George Foreman vs Steven Seagal

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ED C. TOLENTINO

The boxing world had it coming.

With news that the “fight” between boxer Floyd Mayweather Jr. and mixed martial arts star Conor McGregor made truckloads of money, not a few expected a promoter-cum-charlatan to concoct yet another “fantasy” matchup to capitalize on pro boxing’s lucrative pay-per-view market.

As if on cue, former heavyweight boxing champion ‘Big’ George Foreman recently issued a challenge to martial arts instructor/action star Steven Seagal for a real showdown in the ring. “I challenge you (Seagal) one-on-one,” Foreman posted in his Twitter account. “I use boxing you can use whatever. 10 rounds in Vegas.”

Foreman’s beef with Seagal emanated from the action star’s pronouncements that National Football League (NFL) players kneeling during the playing of the United States’ national anthem were a “joke” and that the entire protect act was an “outrage.”


For those not in the know, in 2016, just before the U.S. election, football player Colin Kaepernick took to one knee during the national anthem when he played for the San Francisco 49ers, an act that was meant to protest police brutality against black Americans. Following the election of Donald Trump to the US presidency, kneeling down during the playing of the national anthem has become a symbol of protest to the former’s perceived divisive policies.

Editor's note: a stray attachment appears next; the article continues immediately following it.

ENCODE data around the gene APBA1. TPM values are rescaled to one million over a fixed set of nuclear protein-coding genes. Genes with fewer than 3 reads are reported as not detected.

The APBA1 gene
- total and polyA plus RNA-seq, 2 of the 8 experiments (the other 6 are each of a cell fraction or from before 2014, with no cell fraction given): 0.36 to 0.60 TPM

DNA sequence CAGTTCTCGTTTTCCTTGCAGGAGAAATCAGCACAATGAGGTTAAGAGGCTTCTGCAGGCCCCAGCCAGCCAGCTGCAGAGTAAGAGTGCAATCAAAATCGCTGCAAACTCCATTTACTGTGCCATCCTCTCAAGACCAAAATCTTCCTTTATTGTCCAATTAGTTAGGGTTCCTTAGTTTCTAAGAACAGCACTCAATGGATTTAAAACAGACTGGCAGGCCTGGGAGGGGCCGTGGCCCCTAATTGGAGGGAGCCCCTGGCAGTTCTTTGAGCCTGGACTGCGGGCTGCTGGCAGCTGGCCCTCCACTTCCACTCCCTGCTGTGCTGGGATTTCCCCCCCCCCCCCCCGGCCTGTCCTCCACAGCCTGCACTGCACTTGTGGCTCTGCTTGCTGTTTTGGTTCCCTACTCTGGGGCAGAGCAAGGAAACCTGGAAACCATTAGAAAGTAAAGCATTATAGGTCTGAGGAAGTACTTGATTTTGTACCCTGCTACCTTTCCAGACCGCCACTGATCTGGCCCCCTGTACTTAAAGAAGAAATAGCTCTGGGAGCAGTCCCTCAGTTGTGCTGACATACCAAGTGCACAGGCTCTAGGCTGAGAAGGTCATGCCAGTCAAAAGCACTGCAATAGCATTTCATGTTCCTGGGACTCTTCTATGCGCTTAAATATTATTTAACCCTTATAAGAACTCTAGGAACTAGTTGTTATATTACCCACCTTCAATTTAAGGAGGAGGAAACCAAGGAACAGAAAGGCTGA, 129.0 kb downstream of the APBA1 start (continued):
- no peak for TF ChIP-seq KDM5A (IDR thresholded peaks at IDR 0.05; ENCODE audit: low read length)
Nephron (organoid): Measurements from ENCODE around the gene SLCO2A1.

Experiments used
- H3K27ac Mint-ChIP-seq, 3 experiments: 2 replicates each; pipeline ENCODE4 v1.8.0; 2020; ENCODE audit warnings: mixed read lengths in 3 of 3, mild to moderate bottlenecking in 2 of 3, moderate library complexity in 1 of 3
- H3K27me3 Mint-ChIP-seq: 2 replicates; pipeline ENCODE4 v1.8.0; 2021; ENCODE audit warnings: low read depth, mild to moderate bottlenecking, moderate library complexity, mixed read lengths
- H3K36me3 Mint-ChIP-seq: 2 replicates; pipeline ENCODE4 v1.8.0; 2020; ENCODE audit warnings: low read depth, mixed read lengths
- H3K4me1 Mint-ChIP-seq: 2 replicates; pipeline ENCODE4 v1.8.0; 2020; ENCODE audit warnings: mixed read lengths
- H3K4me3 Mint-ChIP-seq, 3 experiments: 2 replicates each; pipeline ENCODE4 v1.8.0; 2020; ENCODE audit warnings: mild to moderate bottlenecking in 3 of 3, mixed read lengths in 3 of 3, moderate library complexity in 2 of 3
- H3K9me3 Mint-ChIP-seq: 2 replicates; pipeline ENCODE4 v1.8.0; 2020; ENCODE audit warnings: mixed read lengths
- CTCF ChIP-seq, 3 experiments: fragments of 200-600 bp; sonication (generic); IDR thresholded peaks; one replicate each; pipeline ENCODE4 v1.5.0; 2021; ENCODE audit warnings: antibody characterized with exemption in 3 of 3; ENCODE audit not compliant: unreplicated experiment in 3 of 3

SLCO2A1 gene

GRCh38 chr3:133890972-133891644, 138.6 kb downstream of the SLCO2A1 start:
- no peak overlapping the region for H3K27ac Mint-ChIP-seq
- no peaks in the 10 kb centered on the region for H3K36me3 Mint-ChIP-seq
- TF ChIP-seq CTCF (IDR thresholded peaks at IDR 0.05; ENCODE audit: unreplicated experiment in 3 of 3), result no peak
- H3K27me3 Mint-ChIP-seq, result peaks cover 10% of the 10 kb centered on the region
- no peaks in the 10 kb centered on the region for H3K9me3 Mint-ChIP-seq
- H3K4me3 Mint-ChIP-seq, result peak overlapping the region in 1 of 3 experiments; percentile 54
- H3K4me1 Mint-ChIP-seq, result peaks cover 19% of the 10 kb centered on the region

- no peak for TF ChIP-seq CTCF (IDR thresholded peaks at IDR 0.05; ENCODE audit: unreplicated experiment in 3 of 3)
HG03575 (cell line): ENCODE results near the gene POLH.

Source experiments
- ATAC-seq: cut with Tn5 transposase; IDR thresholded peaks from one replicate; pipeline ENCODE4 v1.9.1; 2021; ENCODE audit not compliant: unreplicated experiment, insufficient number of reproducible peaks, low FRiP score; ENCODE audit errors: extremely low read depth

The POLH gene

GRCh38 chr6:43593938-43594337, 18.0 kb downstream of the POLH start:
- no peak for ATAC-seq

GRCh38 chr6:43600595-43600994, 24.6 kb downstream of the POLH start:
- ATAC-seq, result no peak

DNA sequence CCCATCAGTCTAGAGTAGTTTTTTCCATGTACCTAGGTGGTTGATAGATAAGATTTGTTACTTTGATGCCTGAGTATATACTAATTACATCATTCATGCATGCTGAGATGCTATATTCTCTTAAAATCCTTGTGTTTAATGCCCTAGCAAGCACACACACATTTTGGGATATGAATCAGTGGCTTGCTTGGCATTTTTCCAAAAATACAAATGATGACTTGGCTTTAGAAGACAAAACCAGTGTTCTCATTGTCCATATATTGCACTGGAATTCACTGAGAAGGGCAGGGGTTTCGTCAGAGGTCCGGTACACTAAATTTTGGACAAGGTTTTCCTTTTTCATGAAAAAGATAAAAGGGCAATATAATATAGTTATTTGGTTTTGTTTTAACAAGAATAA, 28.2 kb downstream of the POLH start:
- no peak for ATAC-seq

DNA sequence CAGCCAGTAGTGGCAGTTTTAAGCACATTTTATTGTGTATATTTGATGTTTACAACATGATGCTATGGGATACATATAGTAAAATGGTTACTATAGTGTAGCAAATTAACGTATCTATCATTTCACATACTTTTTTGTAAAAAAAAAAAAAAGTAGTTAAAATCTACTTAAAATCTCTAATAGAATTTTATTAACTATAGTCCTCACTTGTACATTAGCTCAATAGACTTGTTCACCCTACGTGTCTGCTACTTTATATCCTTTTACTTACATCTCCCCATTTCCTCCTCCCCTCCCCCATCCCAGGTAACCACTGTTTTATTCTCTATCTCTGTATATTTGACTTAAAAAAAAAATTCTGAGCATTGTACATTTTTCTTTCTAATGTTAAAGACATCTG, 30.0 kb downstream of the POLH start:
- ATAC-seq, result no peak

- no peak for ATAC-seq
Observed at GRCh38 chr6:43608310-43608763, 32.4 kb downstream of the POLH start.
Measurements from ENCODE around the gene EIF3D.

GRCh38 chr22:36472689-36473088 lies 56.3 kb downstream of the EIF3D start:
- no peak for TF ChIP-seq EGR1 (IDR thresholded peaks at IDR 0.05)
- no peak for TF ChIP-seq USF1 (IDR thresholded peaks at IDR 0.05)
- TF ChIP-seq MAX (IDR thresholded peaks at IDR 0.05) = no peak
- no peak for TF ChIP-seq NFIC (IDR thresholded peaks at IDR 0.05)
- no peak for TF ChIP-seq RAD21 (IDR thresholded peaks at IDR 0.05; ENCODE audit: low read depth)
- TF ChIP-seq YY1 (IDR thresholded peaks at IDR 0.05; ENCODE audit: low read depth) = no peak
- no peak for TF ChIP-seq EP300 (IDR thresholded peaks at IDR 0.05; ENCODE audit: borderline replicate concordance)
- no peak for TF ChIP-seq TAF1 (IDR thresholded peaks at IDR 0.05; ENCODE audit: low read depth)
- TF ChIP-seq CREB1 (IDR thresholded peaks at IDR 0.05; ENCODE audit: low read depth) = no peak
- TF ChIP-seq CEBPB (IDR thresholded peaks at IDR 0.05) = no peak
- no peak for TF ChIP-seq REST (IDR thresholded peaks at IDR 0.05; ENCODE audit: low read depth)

Foreman felt he needed to carry the cudgels for the black American athletes who may have been offended by Seagal’s remarks. Then again, one cannot also dismiss the big money a Foreman-Seagal fight may rake in should it actually happen.

Foreman is no stranger to making big money out of a circus act. After retiring from boxing in 1977 to become a preacher, he returned in 1987 and authored the most marketable and lucrative comeback in boxing history. Foreman repackaged himself during his comeback, jettisoning his “monster” façade in the past to become a master showman. He endorsed just about every product and became an iconic star when he regained the heavyweight crown in 1994.

Foreman is now 68 years old and has not fought since 1997, which explains why only a few are taking his challenge seriously. Seagal is a 7th-dan black belt in Aikido and was actually the first foreigner to operate an Aikido dojo in Japan. He worked as a martial arts instructor (Seagal also holds black belts in karate, judo and kendo) in California before making his acting debut in 1988 in the movie ‘Above the Law.’

Seagal turned 65 last April 10 and his movies now go straight to video. Seagal’s representative has been quoted as saying that the star has no plans to comment on Foreman’s challenge. The guess is that the animosity will subside and the parties will move on.

Thirty years ago, Foreman vs. Seagal would have whetted every fight fan’s appetite. Staging it today will just give it the label “the Battle of the Geriatrics.”

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For comments, the writer can be reached at atty_eduardo@yahoo.com.

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